Do you know what goes best with champagne?
In the pre-show gloom what looks like a giant toadstool on the stage turns out to be the tail of a fluking whale. Looking forlorn as she stands alone, Ditta Miranda Jasjfi transforms herself during a thoughtful, fluent opening solo. With a flick of her wrist she turns out the house lights and whirls hypnotically long after the music stops. Picked up by a shadow of a man she swirls weightlessly beneath the tail in a mesmerising evocation of the sub-marinal world. This is the first ten minutes or so of an astonishingly beautiful show, the most inspired so far of Tanztheater Wuppertal Pina Bausch’s World Cities 2012’s considerable glories.
Peter Pabst’s simple but elegant staging allows Ten Chi’s contemplative charms to flourish amidst falling cherry blossom leaves that start their melancholic tumble well before the interval and are still rippling down as we’re leaving to catch our trains home. It’s an incredible sight and one that admits both the childish thrill of playing in the snow and the poignancy of Dominique Mercy allowing himself to be de-robed of seven veils worth of kimonos only to have them replaced by a very western shirt and trousers.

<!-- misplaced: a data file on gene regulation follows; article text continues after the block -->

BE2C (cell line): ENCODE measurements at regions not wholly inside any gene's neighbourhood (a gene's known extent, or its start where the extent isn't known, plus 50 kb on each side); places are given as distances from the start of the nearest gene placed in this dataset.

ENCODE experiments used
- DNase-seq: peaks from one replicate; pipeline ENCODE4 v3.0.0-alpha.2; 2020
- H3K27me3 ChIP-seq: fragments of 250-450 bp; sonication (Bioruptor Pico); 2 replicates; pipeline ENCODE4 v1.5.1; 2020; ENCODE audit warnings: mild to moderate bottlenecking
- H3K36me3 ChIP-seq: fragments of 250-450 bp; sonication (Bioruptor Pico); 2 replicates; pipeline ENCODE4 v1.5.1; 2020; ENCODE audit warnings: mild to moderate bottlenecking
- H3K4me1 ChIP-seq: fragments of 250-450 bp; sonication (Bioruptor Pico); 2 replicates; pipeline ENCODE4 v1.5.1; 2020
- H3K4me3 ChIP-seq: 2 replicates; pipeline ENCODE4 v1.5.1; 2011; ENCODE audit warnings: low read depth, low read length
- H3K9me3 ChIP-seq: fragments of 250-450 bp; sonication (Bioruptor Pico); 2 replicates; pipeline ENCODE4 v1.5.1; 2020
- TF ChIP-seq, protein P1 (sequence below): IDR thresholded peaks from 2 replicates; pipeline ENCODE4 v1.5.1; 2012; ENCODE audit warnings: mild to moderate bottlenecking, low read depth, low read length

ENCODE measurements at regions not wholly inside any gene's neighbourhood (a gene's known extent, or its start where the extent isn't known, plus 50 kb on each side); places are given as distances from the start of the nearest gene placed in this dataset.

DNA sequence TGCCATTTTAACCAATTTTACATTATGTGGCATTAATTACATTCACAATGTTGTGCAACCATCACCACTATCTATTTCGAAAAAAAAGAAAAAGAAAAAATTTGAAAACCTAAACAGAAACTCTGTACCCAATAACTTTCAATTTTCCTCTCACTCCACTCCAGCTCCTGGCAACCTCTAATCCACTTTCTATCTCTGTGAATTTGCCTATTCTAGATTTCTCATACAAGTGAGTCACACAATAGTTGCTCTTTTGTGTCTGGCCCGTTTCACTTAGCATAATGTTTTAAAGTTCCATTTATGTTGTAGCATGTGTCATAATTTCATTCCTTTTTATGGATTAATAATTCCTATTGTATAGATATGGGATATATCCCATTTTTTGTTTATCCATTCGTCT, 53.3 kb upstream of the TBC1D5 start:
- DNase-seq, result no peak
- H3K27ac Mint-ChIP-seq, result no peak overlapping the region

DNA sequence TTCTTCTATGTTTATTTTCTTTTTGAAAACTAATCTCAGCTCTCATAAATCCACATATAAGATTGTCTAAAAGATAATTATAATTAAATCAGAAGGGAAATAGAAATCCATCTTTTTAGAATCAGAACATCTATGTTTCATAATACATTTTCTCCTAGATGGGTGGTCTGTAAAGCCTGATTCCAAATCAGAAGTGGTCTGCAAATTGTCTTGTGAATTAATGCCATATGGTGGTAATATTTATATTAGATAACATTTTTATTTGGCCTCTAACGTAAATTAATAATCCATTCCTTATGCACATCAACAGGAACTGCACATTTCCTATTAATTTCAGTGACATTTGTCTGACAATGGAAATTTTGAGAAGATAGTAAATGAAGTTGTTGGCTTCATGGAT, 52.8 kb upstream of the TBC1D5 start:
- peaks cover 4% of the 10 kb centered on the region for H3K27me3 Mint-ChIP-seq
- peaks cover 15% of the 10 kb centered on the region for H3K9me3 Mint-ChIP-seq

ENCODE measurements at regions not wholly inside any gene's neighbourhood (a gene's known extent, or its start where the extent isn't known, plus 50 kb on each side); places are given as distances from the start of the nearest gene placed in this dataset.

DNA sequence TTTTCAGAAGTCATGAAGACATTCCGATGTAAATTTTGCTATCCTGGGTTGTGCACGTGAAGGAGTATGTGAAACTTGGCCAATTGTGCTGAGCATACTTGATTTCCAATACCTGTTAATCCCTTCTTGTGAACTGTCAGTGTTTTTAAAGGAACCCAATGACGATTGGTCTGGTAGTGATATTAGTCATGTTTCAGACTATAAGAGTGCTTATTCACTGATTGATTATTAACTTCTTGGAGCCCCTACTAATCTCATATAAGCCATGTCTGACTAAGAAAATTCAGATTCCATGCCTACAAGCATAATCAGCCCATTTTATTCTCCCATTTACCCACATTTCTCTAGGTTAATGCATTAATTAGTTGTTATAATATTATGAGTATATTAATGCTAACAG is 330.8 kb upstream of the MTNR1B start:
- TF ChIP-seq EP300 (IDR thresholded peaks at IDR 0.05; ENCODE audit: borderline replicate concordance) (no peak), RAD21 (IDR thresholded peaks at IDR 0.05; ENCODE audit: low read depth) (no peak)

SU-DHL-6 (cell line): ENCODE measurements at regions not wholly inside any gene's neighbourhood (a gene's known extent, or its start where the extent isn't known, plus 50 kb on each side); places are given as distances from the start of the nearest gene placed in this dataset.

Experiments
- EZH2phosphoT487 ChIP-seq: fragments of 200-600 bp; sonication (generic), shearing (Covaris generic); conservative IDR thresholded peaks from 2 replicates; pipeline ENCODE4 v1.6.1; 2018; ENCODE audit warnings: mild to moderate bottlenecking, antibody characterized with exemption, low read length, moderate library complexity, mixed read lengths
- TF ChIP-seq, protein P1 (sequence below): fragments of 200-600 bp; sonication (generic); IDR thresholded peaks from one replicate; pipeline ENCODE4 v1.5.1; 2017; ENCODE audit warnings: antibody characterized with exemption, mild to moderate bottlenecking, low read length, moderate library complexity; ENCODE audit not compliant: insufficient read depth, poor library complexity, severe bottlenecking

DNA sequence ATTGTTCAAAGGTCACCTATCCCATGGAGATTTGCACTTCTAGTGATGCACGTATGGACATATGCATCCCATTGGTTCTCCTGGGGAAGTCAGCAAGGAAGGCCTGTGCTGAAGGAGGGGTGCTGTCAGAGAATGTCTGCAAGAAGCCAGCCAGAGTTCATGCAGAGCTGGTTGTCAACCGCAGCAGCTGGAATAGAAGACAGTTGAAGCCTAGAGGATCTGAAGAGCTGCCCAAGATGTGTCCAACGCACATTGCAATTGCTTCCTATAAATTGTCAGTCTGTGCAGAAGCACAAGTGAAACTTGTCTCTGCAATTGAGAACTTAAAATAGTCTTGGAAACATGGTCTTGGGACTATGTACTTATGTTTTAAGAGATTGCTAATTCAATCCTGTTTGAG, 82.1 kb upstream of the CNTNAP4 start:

Premiered in May 2004 as a co-production with the city of Saitama, Japan, there are many nods and bows to the lighter side of Japanese culture; the impression of a Japanese man in the bath was funny even to someone who’d never entertained such a thought before and I think I understood the male cleaner porn. But, from the woman delighting in the luxurious sounds of Japanese pronunciation to the guy lyrically selling programmes before and during the interval, it was actually the poetic nature of the human voice that stood out.
It was all topped off by a, dare I say, rousing conclusion whereby the whole cast dashed on and off in what looked suspiciously like a ten minute dance show that seemed to be there mainly for the pure joy of it.
An amazing piece.